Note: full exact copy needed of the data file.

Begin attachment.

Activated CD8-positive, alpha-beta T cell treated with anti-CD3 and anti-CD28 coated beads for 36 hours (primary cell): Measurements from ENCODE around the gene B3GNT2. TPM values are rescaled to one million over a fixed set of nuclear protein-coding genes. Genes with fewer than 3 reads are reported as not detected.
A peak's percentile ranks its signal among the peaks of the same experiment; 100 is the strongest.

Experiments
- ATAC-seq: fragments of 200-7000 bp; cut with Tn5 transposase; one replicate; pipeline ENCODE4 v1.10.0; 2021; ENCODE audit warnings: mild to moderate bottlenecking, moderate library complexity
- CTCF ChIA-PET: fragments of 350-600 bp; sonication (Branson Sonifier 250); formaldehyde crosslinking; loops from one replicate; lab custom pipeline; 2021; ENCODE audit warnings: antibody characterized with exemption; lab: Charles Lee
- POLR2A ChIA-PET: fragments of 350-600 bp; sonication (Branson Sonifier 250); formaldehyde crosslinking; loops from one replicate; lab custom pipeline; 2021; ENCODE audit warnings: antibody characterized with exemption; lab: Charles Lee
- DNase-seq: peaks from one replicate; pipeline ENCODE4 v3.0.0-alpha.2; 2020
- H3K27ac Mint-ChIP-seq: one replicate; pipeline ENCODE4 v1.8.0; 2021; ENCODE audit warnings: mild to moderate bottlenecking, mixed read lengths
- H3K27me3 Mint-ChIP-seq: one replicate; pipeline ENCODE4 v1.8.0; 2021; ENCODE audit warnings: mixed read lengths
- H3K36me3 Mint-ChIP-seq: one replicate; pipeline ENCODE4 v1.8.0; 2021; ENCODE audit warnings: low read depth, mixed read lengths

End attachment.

Activated CD8-positive, alpha-beta T cell treated with anti-CD3 and anti-CD28 coated beads for 36 hours (primary cell): Measurements from ENCODE around the gene B3GNT2. TPM values are rescaled to one million over a fixed set of nuclear protein-coding genes. Genes with fewer than 3 reads are reported as not detected.
A peak's percentile ranks its signal among the peaks of the same experiment; 100 is the strongest.

Experiments
- ATAC-seq: fragments of 200-7000 bp; cut with Tn5 transposase; one replicate; pipeline ENCODE4 v1.10.0; 2021; ENCODE audit warnings: mild to moderate bottlenecking, moderate library complexity
- CTCF ChIA-PET: fragments of 350-600 bp; sonication (Branson Sonifier 250); formaldehyde crosslinking; loops from one replicate; lab custom pipeline; 2021; ENCODE audit warnings: antibody characterized with exemption; lab: Charles Lee
- POLR2A ChIA-PET: fragments of 350-600 bp; sonication (Branson Sonifier 250); formaldehyde crosslinking; loops from one replicate; lab custom pipeline; 2021; ENCODE audit warnings: antibody characterized with exemption; lab: Charles Lee
- DNase-seq: peaks from one replicate; pipeline ENCODE4 v3.0.0-alpha.2; 2020
- H3K27ac Mint-ChIP-seq: one replicate; pipeline ENCODE4 v1.8.0; 2021; ENCODE audit warnings: mild to moderate bottlenecking, mixed read lengths
- H3K27me3 Mint-ChIP-seq: one replicate; pipeline ENCODE4 v1.8.0; 2021; ENCODE audit warnings: mixed read lengths
- H3K36me3 Mint-ChIP-seq: one replicate; pipeline ENCODE4 v1.8.0; 2021; ENCODE audit warnings: low read depth, mixed read lengths